2022 SANFLW Player Focus: India Rasheed

AT just 15-years-old, Sturt‘s India Rasheed is a player to watch. The talented medium-tall forward is athletic with some incredible upside and a deadly left boot. Not too dissimilar to State Academy teammate and fellow left-footed forward Shae Archbold, Rasheed is getting back into the swing of things again after missing seven weeks through injury. In her second game back, Rasheed kicked multiple goals for the first time in her career, helping Sturt to a big win over West Adelaide and putting in a Goal of the Year contender.

What sets Rasheed aside from many other forwards her size is her left boot and her tenacity at the contest. She moves well, can compete in the air or at ground level, and has a fierce attack on the ball-carrier. Though this can sometimes lead to overzealous tackles, Rasheed is a human highlight machine waiting to happen, and she showed it on the weekend. Capable of using her left boot to perfection, Rasheed has such a comfortable and smooth kicking action, it is evident to see she is an exciting talent for the future.

At this stage Rasheed is still a little raw and aiming to build consistency in her game. Best suited as a high half-forward, she has a high work rate, competes in the air, and is strong overhead. Though still needing to build strength as a lighter-bodied player, once the ball hits the deck, Rasheed can create some magic, and if she does not kick the goal, she can set up others. Whilst she has only booted the three goals this season, Rasheed’s work up the ground is what catches the eye, quite often being tasked with kicking the ball inside 50 and hitting targets in there, with no doubt high numbers of score involvements.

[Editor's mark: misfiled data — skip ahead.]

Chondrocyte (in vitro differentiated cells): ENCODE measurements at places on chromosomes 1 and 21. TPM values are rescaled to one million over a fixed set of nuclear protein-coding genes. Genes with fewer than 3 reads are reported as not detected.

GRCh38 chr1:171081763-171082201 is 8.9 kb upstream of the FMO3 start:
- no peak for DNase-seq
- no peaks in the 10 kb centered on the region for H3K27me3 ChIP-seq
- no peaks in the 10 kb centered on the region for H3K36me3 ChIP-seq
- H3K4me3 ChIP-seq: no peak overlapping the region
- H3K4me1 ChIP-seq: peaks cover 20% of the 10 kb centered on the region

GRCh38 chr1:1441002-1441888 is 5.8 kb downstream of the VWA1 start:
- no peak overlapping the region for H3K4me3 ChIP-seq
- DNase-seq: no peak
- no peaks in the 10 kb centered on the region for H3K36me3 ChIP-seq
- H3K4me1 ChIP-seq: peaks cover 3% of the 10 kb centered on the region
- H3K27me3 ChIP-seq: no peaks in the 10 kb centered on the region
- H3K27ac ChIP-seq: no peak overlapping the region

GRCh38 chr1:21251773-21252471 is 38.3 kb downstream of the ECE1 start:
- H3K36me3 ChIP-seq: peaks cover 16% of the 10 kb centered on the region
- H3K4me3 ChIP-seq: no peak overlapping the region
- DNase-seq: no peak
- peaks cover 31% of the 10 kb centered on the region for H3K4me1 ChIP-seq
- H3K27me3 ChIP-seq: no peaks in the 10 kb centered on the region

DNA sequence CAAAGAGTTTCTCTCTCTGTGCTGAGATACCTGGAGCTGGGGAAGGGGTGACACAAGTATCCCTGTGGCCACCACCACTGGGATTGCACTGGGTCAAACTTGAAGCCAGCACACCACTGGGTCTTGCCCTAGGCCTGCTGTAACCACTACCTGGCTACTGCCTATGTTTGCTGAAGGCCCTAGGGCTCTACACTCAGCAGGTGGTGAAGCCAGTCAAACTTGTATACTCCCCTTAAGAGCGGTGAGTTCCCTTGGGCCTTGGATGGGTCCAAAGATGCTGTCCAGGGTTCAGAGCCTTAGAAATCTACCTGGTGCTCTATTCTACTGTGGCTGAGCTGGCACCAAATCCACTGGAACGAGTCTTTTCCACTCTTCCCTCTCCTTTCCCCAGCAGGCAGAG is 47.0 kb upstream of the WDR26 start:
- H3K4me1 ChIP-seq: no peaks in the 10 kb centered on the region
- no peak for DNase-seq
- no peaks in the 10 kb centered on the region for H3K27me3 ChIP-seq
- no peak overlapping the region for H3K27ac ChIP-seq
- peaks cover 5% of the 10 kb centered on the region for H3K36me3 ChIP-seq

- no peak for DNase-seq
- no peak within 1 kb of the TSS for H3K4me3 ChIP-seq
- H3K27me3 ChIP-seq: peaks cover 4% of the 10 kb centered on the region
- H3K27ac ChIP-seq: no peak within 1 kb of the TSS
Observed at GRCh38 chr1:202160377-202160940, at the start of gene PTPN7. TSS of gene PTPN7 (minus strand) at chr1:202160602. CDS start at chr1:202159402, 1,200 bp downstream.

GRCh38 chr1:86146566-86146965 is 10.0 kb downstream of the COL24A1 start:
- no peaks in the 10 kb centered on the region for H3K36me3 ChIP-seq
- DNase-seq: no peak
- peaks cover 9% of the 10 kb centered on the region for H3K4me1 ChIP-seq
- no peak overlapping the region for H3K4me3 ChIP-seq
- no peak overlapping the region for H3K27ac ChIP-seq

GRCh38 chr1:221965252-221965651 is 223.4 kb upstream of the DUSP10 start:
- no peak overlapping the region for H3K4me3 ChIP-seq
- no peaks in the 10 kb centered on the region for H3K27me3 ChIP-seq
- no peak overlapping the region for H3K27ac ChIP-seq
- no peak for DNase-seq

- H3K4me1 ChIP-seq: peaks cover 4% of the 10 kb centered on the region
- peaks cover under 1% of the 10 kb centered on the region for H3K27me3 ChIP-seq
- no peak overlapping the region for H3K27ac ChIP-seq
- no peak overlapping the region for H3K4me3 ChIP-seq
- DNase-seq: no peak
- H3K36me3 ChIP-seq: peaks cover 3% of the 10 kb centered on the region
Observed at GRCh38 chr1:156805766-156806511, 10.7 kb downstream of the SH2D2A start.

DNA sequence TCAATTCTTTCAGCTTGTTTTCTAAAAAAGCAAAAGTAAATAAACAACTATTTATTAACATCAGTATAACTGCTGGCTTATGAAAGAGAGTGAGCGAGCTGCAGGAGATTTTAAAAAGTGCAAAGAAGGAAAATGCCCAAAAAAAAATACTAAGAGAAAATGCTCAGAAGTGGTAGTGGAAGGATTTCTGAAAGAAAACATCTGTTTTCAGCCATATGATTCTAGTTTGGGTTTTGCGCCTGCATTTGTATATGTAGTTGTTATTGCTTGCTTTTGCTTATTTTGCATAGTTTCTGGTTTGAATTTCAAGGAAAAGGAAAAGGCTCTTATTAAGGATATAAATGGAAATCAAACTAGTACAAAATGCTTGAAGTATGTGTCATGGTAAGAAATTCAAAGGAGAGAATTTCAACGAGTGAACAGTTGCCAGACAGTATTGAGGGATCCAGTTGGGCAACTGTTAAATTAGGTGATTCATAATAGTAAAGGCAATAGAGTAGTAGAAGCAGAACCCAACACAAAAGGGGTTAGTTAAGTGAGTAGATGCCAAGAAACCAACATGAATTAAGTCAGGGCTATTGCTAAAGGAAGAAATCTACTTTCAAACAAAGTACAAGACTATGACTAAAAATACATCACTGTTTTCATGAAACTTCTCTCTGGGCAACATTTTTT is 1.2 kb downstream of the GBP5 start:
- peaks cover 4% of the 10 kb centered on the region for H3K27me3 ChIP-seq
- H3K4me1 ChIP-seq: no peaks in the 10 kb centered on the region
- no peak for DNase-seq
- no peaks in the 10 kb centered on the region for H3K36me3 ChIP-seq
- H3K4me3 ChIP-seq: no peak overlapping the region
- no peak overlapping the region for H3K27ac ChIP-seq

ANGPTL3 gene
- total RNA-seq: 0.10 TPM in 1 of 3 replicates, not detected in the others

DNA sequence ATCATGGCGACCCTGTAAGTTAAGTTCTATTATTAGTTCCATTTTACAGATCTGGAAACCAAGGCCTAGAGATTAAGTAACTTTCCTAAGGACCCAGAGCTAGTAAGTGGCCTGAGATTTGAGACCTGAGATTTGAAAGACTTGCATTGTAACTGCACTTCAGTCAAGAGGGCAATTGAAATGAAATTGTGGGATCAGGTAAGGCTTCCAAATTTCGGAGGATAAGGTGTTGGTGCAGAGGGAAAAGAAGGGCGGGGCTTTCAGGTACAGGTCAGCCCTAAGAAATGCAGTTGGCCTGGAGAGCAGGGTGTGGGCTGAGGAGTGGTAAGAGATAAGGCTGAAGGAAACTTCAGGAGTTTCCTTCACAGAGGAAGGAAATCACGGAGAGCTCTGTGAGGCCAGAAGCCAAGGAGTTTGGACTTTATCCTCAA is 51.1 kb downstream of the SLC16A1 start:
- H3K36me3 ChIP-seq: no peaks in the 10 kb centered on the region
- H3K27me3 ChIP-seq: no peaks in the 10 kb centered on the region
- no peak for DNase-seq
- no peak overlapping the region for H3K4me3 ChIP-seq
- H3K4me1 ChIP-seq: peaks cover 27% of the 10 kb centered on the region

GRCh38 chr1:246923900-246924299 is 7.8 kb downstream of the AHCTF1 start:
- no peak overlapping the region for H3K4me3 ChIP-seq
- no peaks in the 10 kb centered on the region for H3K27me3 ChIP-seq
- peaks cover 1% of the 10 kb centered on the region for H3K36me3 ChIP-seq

Height: 172cm
DOB: 29/11/2006
Club: Sturt
State: South Australia


Disposals: 16 (11.8)
Marks: 3 (4.0)
Tackles: 6 (3.0)
Inside 50s: 5 (3.0)
Goals: 2 (0.6)



India Rasheed is generally not a massive accumulator of the football, so watching her get to the right spots and apply strong defensive pressure is what the main aim is when she is not winning it. The talented forward did exactly that in the first term, laying a series of tackles, and if not bringing the player to ground and locking it in, she would force a turnover or a rushed disposal. Though not picking up much of the pill herself, she was present in her defensive mindset.


Rasheed’s second term really picked up with an early kick off her left, but it was rushed a touch and turned over going inside 50. The West Adelaide defence has plenty of experience and can read the ball in flight well, so the next kick Rasheed had a nice spin and lowered the eyes to hit an opponent at half-forward. At the eight-minute mark, Rasheed had to battle against two opponents in the middle, but brought the ball to ground and applied pressure, then had a series of touches over the next few minutes.